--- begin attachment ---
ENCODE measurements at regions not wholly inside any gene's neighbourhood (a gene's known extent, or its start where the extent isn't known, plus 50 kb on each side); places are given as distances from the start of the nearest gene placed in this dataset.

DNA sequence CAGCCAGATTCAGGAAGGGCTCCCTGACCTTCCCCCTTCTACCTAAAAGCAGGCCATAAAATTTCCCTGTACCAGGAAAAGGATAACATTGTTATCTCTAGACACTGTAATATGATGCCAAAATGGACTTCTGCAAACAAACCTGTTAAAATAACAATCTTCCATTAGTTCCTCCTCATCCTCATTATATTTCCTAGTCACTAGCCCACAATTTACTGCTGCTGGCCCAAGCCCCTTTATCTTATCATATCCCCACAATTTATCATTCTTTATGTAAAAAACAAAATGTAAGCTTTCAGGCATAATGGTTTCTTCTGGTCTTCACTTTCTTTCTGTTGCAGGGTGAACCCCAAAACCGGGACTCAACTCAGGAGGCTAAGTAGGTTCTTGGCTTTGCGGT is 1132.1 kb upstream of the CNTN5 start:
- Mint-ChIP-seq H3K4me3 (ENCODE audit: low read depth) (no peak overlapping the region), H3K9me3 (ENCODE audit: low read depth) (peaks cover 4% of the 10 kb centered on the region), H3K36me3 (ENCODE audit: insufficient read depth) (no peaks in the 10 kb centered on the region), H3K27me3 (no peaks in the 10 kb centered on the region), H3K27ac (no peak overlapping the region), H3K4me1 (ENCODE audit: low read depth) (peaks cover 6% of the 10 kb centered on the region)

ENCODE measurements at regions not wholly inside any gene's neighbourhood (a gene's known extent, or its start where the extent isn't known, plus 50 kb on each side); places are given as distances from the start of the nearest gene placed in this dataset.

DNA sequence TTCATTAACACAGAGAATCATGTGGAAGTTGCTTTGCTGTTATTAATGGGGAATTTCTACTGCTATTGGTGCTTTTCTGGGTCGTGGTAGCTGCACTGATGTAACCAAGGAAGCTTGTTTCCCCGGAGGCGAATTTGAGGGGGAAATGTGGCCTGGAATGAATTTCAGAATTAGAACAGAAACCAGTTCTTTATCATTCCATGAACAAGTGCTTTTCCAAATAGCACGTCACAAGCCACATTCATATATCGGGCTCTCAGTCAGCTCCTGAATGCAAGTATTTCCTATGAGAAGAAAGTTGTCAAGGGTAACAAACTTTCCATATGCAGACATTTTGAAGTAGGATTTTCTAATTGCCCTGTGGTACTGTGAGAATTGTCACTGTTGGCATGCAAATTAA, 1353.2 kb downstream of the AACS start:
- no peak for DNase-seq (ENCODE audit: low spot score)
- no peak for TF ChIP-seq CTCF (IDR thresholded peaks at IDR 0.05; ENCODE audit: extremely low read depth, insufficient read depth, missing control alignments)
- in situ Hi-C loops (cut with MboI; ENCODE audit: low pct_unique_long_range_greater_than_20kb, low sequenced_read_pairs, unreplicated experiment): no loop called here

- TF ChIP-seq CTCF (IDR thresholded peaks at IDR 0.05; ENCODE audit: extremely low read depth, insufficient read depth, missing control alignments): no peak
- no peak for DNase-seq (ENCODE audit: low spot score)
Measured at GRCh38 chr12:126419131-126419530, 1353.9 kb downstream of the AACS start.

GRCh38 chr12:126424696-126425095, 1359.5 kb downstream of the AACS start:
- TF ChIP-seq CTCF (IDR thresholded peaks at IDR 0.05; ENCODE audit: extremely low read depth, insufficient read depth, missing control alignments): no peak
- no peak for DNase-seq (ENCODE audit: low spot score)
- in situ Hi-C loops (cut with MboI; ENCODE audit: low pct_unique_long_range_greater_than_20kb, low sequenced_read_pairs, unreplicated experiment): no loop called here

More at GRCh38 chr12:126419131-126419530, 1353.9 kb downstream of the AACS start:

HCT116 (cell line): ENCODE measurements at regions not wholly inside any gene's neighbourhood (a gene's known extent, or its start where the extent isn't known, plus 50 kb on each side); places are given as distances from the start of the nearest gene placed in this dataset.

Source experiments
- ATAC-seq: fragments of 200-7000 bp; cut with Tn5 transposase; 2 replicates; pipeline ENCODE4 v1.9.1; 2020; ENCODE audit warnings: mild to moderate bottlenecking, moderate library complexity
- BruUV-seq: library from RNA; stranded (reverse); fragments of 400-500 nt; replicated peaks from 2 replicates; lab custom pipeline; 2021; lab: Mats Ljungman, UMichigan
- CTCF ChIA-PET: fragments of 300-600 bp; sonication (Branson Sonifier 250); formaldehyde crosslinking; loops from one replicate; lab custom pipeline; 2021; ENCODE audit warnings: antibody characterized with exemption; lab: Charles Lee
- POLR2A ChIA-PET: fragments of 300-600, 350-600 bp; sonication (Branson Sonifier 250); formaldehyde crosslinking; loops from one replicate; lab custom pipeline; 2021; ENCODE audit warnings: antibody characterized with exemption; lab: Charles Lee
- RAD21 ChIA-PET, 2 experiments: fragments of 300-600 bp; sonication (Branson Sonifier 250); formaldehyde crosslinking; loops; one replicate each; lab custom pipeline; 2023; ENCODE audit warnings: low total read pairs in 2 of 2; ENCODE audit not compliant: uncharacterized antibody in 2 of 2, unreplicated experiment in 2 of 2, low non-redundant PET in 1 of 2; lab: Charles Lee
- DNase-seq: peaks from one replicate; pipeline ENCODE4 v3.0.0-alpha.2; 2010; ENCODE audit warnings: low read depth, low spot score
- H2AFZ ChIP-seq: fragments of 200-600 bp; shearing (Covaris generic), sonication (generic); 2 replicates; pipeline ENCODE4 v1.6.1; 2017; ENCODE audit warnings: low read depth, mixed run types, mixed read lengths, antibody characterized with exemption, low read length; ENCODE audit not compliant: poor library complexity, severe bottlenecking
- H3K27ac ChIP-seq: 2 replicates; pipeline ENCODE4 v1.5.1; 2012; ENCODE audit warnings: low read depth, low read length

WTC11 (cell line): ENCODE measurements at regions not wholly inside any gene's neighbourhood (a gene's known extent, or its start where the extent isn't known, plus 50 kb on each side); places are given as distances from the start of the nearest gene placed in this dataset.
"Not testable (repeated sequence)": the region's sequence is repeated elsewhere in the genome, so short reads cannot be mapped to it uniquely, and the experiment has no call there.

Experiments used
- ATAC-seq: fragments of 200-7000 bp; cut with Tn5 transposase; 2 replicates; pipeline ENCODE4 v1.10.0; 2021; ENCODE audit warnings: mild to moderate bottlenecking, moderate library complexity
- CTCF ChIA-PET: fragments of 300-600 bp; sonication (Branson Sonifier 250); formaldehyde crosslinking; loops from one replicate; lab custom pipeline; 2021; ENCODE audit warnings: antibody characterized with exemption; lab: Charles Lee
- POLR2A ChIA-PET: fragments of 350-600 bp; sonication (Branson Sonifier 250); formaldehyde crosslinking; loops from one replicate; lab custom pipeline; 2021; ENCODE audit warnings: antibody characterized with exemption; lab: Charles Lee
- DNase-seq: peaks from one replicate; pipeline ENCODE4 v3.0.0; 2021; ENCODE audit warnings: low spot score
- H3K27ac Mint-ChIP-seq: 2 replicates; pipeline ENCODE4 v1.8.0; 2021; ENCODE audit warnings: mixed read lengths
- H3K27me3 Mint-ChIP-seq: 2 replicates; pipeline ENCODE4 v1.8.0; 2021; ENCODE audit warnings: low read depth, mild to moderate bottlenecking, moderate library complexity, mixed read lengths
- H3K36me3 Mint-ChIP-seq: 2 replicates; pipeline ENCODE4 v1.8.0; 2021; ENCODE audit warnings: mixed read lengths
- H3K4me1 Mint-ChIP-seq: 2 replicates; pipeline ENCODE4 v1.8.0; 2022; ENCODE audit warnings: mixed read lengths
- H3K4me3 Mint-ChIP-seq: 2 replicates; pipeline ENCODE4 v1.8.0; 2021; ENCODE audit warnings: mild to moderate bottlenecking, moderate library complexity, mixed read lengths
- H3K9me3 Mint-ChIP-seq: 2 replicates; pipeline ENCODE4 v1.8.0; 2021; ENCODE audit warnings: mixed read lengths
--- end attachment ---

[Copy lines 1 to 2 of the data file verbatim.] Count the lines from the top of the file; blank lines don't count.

ENCODE measurements at regions not wholly inside any gene's neighbourhood (a gene's known extent, or its start where the extent isn't known, plus 50 kb on each side); places are given as distances from the start of the nearest gene placed in this dataset.

DNA sequence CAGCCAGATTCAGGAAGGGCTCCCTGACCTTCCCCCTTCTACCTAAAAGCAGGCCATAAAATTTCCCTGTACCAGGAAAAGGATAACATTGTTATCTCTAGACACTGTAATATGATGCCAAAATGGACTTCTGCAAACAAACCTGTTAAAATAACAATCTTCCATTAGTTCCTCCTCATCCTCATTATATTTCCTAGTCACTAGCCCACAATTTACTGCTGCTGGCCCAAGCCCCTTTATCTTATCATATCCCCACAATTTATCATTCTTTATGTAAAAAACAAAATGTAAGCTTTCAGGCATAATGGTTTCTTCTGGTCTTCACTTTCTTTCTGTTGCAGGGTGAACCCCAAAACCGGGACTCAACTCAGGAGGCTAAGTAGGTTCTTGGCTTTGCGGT is 1132.1 kb upstream of the CNTN5 start: